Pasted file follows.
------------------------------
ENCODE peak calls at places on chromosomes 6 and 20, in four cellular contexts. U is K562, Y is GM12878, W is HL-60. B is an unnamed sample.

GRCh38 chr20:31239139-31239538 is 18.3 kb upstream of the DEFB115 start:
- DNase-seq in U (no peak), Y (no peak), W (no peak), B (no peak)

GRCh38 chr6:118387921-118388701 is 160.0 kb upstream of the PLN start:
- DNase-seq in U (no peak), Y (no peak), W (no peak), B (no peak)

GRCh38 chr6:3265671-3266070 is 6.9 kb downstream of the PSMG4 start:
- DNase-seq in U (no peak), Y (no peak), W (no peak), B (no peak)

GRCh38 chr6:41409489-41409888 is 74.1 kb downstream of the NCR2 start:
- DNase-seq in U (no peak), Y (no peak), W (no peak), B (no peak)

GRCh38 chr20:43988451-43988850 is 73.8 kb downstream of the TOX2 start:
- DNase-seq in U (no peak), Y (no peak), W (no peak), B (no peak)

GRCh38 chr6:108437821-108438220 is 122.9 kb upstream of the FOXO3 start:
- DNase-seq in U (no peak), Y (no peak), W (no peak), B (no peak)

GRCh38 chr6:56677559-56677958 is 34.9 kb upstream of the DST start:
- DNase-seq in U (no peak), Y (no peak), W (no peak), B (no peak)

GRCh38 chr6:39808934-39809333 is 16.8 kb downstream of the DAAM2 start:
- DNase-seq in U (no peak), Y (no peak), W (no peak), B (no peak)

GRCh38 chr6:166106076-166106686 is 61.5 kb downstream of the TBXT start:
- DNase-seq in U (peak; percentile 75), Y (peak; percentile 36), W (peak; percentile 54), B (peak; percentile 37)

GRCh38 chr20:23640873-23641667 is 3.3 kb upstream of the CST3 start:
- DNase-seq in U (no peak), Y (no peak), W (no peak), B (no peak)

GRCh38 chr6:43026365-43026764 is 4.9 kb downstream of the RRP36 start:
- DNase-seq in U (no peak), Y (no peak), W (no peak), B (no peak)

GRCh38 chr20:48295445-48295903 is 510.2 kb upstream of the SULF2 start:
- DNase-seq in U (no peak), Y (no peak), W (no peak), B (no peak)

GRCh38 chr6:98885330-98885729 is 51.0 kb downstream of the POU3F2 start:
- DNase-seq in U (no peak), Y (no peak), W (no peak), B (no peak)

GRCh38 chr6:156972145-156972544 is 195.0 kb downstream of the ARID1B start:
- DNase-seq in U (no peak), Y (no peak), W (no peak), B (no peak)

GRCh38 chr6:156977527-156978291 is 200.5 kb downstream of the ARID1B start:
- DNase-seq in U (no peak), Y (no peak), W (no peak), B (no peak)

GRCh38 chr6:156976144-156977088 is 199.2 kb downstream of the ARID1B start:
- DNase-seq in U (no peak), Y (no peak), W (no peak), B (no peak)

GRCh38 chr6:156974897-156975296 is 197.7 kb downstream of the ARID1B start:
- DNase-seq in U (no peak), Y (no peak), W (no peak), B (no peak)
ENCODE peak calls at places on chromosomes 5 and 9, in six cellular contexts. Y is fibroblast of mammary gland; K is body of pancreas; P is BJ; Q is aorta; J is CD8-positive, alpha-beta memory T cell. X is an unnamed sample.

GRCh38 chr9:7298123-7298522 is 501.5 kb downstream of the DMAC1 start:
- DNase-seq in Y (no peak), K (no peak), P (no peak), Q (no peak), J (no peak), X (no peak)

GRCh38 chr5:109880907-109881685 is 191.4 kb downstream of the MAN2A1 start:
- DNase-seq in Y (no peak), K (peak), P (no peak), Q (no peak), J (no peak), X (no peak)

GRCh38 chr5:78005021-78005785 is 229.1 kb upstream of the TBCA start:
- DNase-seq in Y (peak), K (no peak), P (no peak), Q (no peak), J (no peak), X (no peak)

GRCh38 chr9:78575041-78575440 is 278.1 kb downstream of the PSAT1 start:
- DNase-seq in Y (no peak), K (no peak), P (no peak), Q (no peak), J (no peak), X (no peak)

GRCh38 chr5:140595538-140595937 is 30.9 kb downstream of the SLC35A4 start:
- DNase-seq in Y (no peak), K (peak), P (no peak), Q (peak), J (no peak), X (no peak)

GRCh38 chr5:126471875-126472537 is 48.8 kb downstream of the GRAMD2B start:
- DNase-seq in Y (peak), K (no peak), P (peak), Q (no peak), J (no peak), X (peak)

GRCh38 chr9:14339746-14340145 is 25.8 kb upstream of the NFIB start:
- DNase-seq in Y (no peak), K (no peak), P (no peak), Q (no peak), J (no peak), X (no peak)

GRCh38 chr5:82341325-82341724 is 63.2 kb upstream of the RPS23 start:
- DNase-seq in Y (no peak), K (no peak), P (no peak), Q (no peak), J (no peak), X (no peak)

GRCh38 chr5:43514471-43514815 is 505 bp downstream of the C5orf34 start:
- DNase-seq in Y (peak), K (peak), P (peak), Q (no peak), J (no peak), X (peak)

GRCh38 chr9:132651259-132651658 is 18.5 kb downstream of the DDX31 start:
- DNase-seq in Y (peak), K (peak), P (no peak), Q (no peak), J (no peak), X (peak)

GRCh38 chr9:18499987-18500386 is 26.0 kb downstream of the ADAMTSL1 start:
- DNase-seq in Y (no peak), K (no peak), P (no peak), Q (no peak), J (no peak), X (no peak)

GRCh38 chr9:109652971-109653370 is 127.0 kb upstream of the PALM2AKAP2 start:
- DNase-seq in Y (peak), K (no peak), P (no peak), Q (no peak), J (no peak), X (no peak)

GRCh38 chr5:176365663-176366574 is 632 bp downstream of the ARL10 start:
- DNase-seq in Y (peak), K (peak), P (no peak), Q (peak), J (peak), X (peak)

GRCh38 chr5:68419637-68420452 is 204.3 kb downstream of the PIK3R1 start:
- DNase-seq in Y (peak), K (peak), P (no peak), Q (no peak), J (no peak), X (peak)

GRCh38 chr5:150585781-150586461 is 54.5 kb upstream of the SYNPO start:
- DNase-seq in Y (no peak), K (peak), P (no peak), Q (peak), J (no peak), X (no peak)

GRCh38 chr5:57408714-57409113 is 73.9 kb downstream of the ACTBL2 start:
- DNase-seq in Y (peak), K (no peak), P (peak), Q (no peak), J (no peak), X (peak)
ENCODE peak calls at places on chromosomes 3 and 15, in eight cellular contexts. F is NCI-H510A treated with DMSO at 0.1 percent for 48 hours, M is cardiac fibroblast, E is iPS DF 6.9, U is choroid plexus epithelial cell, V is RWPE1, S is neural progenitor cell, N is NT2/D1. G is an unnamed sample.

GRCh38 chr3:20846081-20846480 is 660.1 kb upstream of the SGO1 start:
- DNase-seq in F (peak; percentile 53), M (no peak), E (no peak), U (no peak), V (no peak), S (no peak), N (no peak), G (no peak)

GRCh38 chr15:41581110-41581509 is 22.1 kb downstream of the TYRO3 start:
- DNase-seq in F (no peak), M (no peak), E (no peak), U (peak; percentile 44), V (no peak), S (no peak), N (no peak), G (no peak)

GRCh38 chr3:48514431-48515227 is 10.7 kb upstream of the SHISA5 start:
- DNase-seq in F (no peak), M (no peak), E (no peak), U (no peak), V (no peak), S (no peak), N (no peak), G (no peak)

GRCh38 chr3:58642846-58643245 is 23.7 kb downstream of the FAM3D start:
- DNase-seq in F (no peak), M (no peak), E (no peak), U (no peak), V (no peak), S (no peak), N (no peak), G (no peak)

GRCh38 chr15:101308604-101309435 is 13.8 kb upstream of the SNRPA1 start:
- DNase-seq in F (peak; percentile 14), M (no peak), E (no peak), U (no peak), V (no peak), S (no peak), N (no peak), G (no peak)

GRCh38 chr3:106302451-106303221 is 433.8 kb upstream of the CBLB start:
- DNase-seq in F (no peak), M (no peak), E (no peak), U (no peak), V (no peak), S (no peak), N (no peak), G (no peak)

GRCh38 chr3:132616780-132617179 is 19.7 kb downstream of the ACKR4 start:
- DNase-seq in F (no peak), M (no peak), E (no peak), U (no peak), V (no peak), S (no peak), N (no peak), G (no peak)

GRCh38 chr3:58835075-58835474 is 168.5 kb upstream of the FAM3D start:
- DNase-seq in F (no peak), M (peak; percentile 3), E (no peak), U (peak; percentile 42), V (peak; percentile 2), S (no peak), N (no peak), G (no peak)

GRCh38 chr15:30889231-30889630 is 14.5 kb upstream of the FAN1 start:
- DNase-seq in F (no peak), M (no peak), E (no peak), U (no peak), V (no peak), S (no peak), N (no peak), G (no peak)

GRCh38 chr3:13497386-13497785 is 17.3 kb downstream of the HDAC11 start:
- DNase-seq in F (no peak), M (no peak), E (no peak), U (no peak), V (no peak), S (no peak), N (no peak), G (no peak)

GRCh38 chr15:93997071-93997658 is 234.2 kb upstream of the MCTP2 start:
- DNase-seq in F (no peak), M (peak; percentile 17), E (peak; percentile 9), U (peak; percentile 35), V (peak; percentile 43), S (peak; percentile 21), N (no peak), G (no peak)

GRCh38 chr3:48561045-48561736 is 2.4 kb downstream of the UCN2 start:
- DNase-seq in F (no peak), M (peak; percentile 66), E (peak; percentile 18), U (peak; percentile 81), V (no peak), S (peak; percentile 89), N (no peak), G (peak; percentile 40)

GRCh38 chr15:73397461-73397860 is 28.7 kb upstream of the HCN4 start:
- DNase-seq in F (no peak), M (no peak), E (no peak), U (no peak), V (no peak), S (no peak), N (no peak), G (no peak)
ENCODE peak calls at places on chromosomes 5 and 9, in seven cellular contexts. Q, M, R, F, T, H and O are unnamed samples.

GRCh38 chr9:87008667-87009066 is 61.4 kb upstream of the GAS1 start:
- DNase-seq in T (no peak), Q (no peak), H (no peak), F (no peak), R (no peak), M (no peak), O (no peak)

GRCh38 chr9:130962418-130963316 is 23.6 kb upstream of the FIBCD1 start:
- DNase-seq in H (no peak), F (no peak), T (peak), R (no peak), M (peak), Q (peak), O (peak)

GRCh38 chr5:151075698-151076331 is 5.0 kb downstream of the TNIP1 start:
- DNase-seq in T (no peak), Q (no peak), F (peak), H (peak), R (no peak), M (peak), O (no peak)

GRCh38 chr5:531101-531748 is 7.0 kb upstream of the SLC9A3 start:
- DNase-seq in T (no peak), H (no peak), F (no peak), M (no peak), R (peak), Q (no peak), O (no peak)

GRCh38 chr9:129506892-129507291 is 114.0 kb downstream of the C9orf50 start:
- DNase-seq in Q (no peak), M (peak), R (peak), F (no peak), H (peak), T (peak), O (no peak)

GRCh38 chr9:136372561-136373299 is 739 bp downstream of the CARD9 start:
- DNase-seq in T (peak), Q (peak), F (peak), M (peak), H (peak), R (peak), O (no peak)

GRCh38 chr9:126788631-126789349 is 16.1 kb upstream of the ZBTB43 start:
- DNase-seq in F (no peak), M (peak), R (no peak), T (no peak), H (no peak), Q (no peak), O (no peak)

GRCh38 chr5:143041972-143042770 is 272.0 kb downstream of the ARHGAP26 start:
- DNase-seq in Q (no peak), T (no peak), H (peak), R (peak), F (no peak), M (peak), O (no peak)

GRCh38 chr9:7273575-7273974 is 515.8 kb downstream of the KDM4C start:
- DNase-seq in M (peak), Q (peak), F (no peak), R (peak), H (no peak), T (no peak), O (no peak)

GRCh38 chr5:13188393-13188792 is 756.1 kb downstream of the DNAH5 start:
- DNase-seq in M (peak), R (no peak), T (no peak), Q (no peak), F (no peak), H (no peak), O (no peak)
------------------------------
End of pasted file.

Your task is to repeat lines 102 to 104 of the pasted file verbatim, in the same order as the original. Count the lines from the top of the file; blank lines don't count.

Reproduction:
- DNase-seq in T (no peak), Q (no peak), F (peak), H (peak), R (no peak), M (peak), O (no peak)

GRCh38 chr5:531101-531748 is 7.0 kb upstream of the SLC9A3 start:
- DNase-seq in T (no peak), H (no peak), F (no peak), M (no peak), R (peak), Q (no peak), O (no peak)